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True Selves

The new Tom Hooper film, “The Danish Girl,” begins in Copenhagen, in 1926. We are introduced to a married couple, Einar Wegener (Eddie Redmayne) and his wife, Gerda (Alicia Vikander). They seem touchingly young, like earnest teen-agers playing at adult life, and, despite the fact that both of them are artists, we sense little rivalry or spite. Gerda is painting a portrait of Ulla (Amber Heard), a ballerina, and, one day, when Ulla is late, Einar takes her place. Gently, he dons ballet shoes and silk stockings—just for fun, although the donning earns such close and reverent attention from the camera that something more than amusement, clearly, is at stake.

Other signs are there to be read. Einar, on a backstage visit to the ballet, runs his hand in rapture along a rack of costumes. At home, he slips into his wife’s nightgown. Far from being alarmed, she is sympathetic and even mildly aroused by this silken theft. Hence the next step: Gerda goes to an artists’ ball, taking Einar along not only in drag, decked out in a wig and a long gown, but in the complete guise of another person, who is introduced as Lili Elbe, Einar’s cousin. Few of the guests look askance; one of them, indeed, an impassioned fellow named Henrik (Ben Whishaw), engages Lili in conversation, and, in the seclusion of another room, bestows a kiss. Does he think he’s embracing a him, or a her?

Einar flees, bewildered but undeterred. The impulse to unearth a buried self grows ever stronger, and, by a fetching symmetry, so does Gerda’s career as an artist. She now paints nudes, which combine Lili’s face with the female physique that Lili yearns to possess, and these idealizing works begin to sell. The couple spend time in Paris, partly in the company of Hans (Matthias Schoenaerts), a strapping art dealer. He was a boyhood pal of Einar, who now shows up as Lili. By this stage, the movie is rife with confusions of every type, and Hooper handles them with clarity, grace, and a surprising urgency, far more at ease in this intimate drama than he was with the super-sized galumphings of “Les Misérables.” He is right to be urgent, because Lili and Gerda are all too aware that, for those who are sentenced to lifelong incarceration in the wrong form, a change of clothes is not enough.

Einar Wegener was a real person, and “The Danish Girl” is based on a novel, of the same title, by David Ebershoff, which retells the tale of Lili, and honors her determination to undergo transgender surgery. She was one of the first people to brave the procedure, and the movie finds her travelling to Dresden and entering into the care of Dr. Warnekros (Sebastian Koch). Once again, Gerda offers loyal support, and viewers may be bemused by the depth of such forbearance. You wonder what would have happened if, when Einar first started borrowing her lingerie, she had thrown him out. Would he still have forged ahead? Did neither of them have any relatives, in what was then a fairly solid Lutheran society, who registered horror or scorn at his transforming? If so, why do we not see them?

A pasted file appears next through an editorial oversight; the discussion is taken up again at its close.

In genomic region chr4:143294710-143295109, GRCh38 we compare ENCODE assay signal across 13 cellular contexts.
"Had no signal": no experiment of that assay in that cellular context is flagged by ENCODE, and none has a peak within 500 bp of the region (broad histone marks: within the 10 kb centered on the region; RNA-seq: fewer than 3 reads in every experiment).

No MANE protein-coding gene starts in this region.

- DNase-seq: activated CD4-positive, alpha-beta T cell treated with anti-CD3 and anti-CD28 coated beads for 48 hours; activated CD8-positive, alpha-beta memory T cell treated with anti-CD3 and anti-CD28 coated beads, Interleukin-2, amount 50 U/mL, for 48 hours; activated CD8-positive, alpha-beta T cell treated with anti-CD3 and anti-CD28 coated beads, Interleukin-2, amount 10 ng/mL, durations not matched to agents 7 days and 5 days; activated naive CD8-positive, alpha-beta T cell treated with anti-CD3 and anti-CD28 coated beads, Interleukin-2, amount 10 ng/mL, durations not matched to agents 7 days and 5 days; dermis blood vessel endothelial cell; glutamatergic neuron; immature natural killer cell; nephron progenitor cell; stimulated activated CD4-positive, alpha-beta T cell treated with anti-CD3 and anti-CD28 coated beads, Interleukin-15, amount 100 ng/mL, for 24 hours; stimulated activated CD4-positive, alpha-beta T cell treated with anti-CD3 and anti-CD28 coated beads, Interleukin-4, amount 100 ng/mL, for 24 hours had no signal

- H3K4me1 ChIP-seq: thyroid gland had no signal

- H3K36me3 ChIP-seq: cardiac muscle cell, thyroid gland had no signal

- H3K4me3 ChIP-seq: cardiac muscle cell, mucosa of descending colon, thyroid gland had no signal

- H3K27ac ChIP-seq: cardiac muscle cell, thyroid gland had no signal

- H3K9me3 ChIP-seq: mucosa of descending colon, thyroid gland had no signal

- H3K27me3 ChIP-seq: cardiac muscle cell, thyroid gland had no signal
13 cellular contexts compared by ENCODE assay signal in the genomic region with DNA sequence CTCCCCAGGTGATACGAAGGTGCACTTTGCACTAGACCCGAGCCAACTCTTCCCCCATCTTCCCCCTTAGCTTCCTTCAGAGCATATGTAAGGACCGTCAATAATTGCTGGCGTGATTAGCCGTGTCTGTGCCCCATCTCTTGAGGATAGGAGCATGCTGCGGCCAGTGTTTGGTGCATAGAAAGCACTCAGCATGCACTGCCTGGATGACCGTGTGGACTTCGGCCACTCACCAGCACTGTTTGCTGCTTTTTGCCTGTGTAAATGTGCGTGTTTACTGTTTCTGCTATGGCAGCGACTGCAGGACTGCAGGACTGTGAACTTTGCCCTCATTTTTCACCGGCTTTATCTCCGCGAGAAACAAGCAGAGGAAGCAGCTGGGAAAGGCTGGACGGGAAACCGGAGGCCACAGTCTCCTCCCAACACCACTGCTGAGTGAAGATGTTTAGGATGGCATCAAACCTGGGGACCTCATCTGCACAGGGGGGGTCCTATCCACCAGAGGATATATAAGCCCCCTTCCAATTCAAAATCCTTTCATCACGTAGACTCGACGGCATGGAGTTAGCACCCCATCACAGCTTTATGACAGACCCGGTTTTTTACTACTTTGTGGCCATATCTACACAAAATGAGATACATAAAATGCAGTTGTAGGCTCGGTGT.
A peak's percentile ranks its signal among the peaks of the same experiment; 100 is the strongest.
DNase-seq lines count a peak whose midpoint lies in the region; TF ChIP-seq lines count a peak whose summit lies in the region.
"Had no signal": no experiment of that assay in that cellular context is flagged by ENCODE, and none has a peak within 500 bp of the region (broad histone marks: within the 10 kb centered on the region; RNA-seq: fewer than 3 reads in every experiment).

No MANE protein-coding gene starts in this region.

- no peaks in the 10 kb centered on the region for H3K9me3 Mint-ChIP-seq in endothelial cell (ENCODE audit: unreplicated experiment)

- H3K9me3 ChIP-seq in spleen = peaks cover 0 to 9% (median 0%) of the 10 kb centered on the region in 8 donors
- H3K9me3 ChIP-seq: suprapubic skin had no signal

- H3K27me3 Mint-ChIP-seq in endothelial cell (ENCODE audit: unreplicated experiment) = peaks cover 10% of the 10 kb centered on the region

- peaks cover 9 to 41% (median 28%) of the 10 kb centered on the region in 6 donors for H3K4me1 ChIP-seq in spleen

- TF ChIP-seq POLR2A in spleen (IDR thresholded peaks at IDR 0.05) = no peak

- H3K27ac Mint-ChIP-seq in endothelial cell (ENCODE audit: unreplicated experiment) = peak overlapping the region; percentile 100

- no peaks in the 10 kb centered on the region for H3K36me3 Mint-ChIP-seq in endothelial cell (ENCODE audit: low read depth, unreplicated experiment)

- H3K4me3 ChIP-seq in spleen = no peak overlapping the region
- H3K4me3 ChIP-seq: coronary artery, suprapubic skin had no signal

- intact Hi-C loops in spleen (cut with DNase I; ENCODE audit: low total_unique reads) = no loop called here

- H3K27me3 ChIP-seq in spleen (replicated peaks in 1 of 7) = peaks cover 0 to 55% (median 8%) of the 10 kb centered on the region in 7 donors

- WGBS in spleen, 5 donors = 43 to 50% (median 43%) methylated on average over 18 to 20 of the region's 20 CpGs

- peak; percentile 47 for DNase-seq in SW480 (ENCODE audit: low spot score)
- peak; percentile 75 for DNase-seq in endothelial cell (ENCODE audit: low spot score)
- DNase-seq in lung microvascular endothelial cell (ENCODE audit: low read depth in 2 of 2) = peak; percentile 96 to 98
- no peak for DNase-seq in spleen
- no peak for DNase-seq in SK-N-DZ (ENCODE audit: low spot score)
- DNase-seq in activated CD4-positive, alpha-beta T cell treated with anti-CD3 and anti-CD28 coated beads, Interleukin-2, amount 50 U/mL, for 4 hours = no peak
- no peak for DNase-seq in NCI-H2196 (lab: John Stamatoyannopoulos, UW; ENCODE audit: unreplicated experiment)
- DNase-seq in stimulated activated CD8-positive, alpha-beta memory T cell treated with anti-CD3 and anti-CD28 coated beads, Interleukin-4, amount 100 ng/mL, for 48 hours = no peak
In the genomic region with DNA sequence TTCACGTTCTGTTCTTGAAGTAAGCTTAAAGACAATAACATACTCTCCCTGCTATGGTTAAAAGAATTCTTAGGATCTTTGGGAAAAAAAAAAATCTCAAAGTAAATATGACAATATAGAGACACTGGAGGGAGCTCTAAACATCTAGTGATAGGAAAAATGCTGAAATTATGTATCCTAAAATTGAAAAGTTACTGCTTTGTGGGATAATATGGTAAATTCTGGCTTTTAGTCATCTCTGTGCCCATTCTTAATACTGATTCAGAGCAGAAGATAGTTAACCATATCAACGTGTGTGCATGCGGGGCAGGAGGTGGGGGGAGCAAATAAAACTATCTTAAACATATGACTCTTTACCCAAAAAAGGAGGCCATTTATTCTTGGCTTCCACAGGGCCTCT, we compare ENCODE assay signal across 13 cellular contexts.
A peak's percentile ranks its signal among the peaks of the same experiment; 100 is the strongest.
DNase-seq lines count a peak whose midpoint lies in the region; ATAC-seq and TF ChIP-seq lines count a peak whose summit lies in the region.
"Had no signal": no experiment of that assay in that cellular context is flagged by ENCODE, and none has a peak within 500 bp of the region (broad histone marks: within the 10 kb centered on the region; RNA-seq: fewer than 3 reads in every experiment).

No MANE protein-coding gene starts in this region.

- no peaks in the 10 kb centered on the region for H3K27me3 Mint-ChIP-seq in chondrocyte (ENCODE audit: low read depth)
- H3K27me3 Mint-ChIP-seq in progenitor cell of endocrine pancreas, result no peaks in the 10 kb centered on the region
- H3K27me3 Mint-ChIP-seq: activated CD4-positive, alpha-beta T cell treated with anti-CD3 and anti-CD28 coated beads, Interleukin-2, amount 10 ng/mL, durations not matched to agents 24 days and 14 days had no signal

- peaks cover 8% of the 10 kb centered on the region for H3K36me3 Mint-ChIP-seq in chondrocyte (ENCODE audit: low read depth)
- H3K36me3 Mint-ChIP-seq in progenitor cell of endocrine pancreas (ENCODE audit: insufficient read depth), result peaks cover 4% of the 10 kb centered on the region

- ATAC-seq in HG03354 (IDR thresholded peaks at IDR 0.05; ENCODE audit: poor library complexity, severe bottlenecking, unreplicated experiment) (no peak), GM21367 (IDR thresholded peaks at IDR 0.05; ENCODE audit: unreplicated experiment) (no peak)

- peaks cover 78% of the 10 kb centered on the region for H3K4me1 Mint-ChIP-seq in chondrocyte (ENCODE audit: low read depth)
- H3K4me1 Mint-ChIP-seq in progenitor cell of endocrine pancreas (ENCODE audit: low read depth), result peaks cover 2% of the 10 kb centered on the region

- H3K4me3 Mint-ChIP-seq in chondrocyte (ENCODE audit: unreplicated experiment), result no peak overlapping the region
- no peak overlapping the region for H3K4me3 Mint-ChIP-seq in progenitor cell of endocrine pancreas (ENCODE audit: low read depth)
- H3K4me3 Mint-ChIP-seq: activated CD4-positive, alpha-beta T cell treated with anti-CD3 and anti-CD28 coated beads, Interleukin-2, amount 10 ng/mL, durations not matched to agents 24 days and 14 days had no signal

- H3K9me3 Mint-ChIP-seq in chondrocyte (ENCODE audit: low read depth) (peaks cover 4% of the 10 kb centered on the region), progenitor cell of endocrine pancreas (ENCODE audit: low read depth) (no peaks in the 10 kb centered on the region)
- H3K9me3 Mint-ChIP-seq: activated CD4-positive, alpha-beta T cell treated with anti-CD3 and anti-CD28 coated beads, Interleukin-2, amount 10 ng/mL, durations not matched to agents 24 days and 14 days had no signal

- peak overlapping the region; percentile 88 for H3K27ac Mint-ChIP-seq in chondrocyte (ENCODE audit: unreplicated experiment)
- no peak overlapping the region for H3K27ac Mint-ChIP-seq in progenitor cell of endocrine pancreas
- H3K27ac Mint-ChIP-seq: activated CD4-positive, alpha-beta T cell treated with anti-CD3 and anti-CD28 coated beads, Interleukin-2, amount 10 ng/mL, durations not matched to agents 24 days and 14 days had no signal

The truth is that “The Danish Girl” is, for all its eminent skills, the victim of its own decency. Nothing rude or untoward has been admitted; when the word “penis” is mentioned, it rings out like a gunshot, and anyone who snickers when Henrik says to Lili, “You’re not like other girls,” may well be asked to leave the cinema. From Shakespeare to “Shakespeare in Love,” fluidity of gender was a great dramatic staple, touched with sexual inquisitiveness and flourishes of farce. No longer. As the Caitlyn Jenner saga has confirmed, the visual and verbal language of the subject has become a minefield, and Hooper’s film is a master class in how to tiptoe through the mines. It swoons from a surfeit of good taste. The Copenhagen interiors are modelled, with aching fidelity, on the paintings of the Danish artist Vilhelm Hammershøi, who died in 1916, and the same nicety gilds everything from garments to complexions. Lili, reclining in a bath chair, exquisitely pained by her operation, could be a quieter, paler kinswoman of Mimi, in “La Bohème.”

Few actors can conjure that pitch of frailty with a straight face, and “The Danish Girl” would be unfeasible without Eddie Redmayne. To be honest, he’s so outrageously pretty to begin with that the journey into feminine loveliness is for him little more than a sidestep. (Did I detect a faint testiness in Vikander as she realizes that, for once, she must settle for being the second-most-beautiful creature onscreen?) I struggled hard to picture Steve Buscemi, say, in the role of Einar, but nothing came, and, likewise, were you to swap the stately trio of Copenhagen, Paris, and Dresden for downtown Pittsburgh, the film would swiftly collapse. What rescues it, then, from complacency? The answer, I think, is not simply Redmayne’s performance but his acute realization that Einar, too, is a performer of the first rank. Observing women at the fishmonger’s, as their fingers circle briefly and then point at their fish of choice, he slyly copies the motion. Better yet, in the dimly lit highlight of the film, he visits a peepshow, in Paris, where a naked model feigns her pleasure behind a glass screen; rather than leering, however, Einar studies her devoutly, his imagination hungering toward her. To know the desires of another body, and to learn them by heart: that, Redmayne suggests, is the path to becoming yourself.

Source: The New Yorker, November 30, 2015 issue

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